Blue corn is one of the oldest varieties of corn dating back to the pre-Colombian era. Blue corn is open-pollinated, so its growth is not as easily regulated as is that of commercial hybrid yellow or white field corn. Blue corn tortillas, with its higher protein content than average hybrid white corn tortillas is a great addition to your diet.
CHAPULINES "FUTURE FOOD"
Insect eating is in our dietary future, or at least should be. Insects are packed with protein, much less damaging to the environment than other livestock, CHAPULINES spanish word for grasshoppers, are an old culinary tradition in Mexico. Eating them as snacks with lime juice, chilli powder and salt, put in a tortilla with salsa for a taco, sprinkled on top of an orange to sip a Mezcal are among the most common uses.
CUITLACOCHE ANTI-AGING GOODNESS
The "Aztec Corn Truffle" is an edible mushroom delicacy that grows attached to the ear of the corn when the rains are abundant, it is recognised for its unique culinary properties and high nutritional content. Earthy and somewhat smoky is delicious in soups, instead of regular mushrooms, filling for quesadillas, crepes and enchiladas.
Our Chiles are available in Pod, Flakes and Powder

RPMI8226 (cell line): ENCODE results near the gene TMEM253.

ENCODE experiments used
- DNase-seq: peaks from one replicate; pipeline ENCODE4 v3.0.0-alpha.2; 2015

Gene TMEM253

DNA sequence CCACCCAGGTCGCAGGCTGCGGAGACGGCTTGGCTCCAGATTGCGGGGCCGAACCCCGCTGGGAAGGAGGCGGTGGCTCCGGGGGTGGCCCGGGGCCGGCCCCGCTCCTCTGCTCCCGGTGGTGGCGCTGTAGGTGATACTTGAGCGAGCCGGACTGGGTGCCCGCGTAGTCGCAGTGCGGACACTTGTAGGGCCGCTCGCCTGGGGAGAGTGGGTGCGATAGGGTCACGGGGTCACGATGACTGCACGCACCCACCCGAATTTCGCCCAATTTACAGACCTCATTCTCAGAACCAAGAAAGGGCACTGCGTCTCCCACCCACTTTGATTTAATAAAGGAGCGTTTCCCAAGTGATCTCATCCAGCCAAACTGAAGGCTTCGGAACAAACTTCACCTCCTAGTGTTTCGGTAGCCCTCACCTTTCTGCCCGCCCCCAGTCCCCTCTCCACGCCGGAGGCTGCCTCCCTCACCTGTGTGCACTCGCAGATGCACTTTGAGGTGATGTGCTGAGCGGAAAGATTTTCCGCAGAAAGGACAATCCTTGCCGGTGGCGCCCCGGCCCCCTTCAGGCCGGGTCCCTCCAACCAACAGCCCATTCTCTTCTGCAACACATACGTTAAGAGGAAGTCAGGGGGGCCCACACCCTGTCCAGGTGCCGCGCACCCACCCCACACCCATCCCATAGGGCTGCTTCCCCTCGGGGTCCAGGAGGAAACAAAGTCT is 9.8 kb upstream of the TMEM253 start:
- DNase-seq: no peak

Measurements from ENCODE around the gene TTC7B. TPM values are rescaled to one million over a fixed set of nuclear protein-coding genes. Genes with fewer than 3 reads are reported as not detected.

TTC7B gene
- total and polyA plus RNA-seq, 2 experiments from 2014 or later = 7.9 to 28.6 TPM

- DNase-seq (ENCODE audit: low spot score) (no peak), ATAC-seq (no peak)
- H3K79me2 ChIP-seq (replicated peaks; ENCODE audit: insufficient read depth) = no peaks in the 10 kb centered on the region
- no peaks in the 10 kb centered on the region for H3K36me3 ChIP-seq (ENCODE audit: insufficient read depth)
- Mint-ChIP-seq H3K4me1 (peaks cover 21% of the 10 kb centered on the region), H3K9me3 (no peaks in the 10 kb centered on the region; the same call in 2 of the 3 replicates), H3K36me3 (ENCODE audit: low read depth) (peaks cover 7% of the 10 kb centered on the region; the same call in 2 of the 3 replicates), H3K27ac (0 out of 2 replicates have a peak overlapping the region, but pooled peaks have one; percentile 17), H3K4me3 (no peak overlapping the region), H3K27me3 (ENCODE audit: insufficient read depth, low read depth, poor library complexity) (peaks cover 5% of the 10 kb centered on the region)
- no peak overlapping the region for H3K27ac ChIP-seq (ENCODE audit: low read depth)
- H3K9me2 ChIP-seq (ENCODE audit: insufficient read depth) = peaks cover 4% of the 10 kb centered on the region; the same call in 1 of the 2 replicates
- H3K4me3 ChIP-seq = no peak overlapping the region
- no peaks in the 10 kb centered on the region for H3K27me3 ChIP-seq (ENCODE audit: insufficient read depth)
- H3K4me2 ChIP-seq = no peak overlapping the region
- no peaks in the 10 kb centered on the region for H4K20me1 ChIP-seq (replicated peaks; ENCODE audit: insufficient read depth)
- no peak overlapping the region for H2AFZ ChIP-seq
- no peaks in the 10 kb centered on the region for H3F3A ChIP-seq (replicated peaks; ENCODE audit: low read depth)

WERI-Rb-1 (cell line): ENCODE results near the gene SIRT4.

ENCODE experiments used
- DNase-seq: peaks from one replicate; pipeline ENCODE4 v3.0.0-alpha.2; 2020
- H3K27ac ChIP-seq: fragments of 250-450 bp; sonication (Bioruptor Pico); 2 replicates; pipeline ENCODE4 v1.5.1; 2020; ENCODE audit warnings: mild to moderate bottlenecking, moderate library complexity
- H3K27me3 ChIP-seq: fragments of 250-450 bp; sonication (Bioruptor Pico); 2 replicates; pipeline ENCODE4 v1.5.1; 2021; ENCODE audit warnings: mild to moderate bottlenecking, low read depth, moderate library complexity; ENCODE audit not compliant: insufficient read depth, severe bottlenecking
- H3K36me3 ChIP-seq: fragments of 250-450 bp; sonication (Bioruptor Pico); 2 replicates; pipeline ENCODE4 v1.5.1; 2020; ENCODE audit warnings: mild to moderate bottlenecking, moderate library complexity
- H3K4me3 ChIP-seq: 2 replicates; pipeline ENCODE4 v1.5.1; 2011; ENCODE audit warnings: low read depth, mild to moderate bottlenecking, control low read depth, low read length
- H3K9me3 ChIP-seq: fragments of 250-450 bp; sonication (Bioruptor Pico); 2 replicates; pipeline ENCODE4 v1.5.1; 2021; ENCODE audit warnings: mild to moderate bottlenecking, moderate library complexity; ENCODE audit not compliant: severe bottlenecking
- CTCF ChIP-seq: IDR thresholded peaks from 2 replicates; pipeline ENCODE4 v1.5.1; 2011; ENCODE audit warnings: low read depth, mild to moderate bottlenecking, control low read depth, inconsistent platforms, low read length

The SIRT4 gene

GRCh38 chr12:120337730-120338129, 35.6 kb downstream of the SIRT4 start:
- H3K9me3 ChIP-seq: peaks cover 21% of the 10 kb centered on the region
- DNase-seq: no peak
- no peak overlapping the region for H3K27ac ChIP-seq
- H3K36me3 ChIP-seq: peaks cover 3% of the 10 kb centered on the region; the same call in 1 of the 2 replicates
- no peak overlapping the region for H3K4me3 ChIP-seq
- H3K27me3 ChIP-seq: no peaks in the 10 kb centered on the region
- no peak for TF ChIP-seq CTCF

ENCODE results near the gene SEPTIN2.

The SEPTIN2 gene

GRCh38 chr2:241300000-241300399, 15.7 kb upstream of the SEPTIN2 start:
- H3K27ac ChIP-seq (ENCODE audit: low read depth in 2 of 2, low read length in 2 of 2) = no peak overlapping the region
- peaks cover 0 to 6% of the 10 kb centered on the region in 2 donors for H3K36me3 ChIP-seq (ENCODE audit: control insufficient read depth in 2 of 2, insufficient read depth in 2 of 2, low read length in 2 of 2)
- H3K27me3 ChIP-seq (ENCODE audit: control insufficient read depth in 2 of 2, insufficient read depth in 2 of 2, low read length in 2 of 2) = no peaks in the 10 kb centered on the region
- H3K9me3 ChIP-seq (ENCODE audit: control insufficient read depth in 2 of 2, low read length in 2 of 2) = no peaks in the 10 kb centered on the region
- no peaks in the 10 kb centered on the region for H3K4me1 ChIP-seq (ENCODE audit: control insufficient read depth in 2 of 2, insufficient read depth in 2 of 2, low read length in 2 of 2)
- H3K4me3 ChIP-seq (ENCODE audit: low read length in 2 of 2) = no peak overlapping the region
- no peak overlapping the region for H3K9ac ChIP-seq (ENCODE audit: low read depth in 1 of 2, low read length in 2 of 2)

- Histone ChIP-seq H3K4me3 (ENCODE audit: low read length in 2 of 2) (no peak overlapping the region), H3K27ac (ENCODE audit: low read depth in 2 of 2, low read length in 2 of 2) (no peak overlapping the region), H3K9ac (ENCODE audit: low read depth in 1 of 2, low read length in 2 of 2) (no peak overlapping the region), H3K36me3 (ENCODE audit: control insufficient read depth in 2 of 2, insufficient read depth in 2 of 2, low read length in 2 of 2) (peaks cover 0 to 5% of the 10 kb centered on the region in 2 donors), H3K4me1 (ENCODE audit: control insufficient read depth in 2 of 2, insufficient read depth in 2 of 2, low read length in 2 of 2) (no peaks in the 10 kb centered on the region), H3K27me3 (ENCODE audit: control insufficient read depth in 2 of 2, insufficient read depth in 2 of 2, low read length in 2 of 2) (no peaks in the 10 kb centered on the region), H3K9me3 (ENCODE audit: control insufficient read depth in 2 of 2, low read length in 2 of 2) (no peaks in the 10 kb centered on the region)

Mexican Chiles are intended to add heat and flavour. However, some have a more particular flavour which makes them special to combine with other foods, while others are versatile as can just add a kick of spice but can be mixed with almost any food. From fruity, to smoky and dry, you can pick your favourite and make your own blends at home.
Chile Ancho Dried version of the meaty green poblano peppers have a deep red color and wrinkled skin. They are sweet, smoky hot, with a hint flavor slightly like raisins. Sweetest of the dried chiles. Use: Cooked salsas, stews, soups, filled with cheese and meat. Heat Scale: Medium-hot. 1,000-1,500 on the Scoville Scale Chile Pasilla Its name (Pasilla is a spanish diminutive forraisin) describes well its dark and wrinkled skin. It is the dried form of the Chilaca Chile. Mild to medium hot, rich flavored with berry-raisin overtones. Use: Cooked salsas, stews, soups. Heat Scale: Medium-Hot Heat 1,000 to 2,500 Scoville Scale